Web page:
Skip to main content

Don't gut the Voting Rights Act

By Penda D. Hair and Benjamin Todd Jealous, Special to CNN
February 26, 2013 -- Updated 1212 GMT (2012 HKT)
On Wednesday, the U.S. Supreme Court will review the Voting Rights Act of 1965.
On Wednesday, the U.S. Supreme Court will review the Voting Rights Act of 1965.
STORY HIGHLIGHTS
  • On Wednesday, the Supreme Court will review the Voting Rights Act of 1965
  • Penda Hair, Benjamin Jealous: Losing Section 5 of the Act would harm our democracy
  • Leading up to the 2012 elections, we saw great efforts to pass restrictive voting laws, they say
  • Hair, Jealous: Without Section 5 of the Act, unfair voting policies would go unchecked

Editor's note: Penda D. Hair is co-director of Advancement Project, a next generation civil rights organization that focuses on issues of democracy and race. Benjamin Todd Jealous is president and CEO of the NAACP.

(CNN) -- On Wednesday, the U.S. Supreme Court will review the Voting Rights Act of 1965, a landmark legislation that cleared barriers to the ballot box for all American citizens.

In Shelby County v. Holder, the Court will hear arguments on Section 5 -- the heart of the Voting Rights Act -- that allows the federal government to block state election practices that are discriminatory. A predominantly white county in Alabama, Shelby County, charges that the decision of Congress in 2006 to reauthorize Section 5 is unconstitutional.

The case comes on the heels of a federal election last fall in which our nation witnessed the greatest assault on voting rights in more than a half century. Drastic cuts to early voting hours, restrictive photo ID laws, tens of thousands of registered voters being dropped from poll books due to illegitimate purges were only a few of the tactics used to keep people from voting.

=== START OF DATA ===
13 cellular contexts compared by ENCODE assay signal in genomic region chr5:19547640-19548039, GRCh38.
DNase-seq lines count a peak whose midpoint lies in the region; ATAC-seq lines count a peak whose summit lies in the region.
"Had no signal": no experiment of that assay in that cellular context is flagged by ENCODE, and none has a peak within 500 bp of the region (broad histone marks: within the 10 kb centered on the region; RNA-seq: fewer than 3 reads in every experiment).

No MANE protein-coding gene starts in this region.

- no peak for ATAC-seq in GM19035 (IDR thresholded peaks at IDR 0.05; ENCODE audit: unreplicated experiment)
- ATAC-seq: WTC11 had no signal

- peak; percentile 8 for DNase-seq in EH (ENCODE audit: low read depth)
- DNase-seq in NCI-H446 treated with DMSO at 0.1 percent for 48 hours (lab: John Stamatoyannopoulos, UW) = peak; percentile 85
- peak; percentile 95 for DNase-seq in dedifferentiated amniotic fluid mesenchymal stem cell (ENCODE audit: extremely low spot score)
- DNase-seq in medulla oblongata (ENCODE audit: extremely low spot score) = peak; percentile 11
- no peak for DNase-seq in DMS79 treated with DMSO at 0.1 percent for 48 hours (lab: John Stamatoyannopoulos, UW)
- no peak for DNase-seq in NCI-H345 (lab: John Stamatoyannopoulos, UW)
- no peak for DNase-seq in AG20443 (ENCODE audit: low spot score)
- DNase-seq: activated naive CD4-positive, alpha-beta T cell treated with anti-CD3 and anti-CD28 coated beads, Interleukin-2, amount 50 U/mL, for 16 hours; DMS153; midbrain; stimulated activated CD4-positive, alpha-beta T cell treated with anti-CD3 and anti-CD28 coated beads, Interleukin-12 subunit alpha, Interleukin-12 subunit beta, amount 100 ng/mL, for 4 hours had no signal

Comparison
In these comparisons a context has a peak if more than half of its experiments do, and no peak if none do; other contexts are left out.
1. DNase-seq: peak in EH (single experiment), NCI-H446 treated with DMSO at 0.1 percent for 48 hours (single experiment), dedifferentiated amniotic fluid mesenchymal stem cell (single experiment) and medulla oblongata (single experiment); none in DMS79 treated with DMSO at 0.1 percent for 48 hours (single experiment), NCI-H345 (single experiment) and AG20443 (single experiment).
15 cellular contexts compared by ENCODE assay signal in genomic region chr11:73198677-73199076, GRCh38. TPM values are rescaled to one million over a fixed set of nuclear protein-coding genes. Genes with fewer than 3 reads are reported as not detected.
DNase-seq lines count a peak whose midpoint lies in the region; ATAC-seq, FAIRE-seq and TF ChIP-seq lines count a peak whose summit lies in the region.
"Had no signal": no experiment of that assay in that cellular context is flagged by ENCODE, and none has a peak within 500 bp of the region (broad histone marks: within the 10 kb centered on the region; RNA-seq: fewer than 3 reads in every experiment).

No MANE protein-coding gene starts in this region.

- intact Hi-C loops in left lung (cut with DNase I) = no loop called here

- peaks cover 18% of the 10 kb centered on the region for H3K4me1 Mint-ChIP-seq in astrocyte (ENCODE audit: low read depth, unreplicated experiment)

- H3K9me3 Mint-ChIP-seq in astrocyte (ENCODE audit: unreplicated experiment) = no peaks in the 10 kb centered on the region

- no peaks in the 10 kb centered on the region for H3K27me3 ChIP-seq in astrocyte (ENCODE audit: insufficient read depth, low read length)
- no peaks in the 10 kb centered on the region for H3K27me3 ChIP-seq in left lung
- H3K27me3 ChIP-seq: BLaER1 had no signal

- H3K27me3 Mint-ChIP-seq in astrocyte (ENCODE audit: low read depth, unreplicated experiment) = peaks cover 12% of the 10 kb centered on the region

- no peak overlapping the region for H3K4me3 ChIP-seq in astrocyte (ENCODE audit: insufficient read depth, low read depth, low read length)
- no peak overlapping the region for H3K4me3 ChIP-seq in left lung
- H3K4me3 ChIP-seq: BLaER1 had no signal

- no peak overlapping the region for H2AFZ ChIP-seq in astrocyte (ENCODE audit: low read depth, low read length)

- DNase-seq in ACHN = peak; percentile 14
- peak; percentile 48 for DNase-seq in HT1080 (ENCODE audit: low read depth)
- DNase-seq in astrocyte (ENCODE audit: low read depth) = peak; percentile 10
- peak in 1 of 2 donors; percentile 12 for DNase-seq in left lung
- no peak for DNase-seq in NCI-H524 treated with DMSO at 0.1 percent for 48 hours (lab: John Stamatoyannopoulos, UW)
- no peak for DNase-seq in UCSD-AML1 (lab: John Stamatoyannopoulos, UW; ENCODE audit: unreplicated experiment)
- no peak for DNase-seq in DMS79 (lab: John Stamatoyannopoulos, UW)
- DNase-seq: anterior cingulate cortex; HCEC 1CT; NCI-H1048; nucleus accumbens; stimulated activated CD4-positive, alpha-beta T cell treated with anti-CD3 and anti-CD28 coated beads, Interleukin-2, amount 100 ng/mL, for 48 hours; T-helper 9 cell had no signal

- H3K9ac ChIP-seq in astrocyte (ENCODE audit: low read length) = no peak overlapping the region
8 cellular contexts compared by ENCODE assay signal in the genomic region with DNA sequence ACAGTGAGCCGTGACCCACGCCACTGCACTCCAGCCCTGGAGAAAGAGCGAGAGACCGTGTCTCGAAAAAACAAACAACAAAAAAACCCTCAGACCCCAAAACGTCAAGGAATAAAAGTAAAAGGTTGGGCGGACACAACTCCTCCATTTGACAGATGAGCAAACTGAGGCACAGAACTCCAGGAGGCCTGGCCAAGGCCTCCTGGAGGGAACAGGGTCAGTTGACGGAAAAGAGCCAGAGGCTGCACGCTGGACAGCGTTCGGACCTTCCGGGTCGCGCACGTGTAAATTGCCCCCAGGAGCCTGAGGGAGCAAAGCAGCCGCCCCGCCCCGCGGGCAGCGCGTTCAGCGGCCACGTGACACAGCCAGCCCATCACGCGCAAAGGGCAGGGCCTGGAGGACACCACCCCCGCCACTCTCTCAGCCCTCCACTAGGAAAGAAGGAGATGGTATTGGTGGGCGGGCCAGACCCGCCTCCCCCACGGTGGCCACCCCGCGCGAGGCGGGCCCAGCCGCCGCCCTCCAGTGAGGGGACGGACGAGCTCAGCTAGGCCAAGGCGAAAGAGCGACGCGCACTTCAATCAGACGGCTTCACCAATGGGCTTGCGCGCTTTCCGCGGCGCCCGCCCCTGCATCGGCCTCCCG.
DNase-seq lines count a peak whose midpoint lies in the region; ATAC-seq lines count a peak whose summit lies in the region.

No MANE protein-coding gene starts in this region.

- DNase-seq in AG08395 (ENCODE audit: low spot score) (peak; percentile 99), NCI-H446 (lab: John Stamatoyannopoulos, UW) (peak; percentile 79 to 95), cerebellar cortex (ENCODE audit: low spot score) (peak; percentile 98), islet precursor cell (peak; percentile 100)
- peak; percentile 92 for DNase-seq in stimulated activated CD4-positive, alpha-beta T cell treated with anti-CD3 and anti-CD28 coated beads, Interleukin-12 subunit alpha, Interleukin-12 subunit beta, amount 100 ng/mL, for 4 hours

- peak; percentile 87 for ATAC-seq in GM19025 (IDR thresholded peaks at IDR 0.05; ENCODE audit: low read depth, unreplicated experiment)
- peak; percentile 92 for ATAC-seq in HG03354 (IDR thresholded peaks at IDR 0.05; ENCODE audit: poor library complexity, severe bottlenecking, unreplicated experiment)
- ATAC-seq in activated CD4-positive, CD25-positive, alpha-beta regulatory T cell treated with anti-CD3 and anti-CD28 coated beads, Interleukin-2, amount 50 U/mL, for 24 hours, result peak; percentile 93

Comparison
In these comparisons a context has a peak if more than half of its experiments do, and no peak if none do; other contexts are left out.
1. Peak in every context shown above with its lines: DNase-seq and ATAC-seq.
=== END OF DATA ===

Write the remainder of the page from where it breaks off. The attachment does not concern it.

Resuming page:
Penda D. Hair
Penda D. Hair
Benjamin Todd Jealous
Benjamin Todd Jealous

Desiline Victor, a 102-year-old Miami resident who was invited to join first lady Michelle Obama at the recent State of the Union address, stood in line for more than three hours to cast a ballot. Sadly, thousands of voters had to endure waiting times up to eight hours, prompting President Barack Obama to call for the nation to "fix it."

New laws and policies are being considered on the state and federal level now that will make it harder to vote -- particularly for the elderly, the young and people of color. Without the protections afforded by Section 5 of the Voting Rights Act, many Americans would find voting even more difficult.

Election Day is the one day where we are all equal. Black, brown or white, rich or poor, we all have an equal say in the ballot box. Voting is the most fundamental pillar of a democracy and it is imperative that we keep elections free, fair and accessible to all.

Opinion: Voting Rights Act and the South on trial

As this important debate begins anew, here are five key misconceptions you need to know about the Voting Rights Act and why it remains as relevant today as the day it was originally signed.

Become a fan of CNNOpinion
Stay up to date on the latest opinion, analysis and conversations through social media. Join us at Facebook/CNNOpinion and follow us @CNNOpinion on Twitter. We welcome your ideas and comments.



Section 5 unfairly punishes the South for its past

This provision of the Voting Rights Act requires jurisdictions with a history of discriminatory voting practices to get federal "pre-clearance" (essentially, permission from the Department of Justice) before changing any voting procedure. This applies to not just Southern states, but also to other states such as Alaska, Arizona, along with certain counties in New York, Michigan, South Dakota, New Hampshire and California.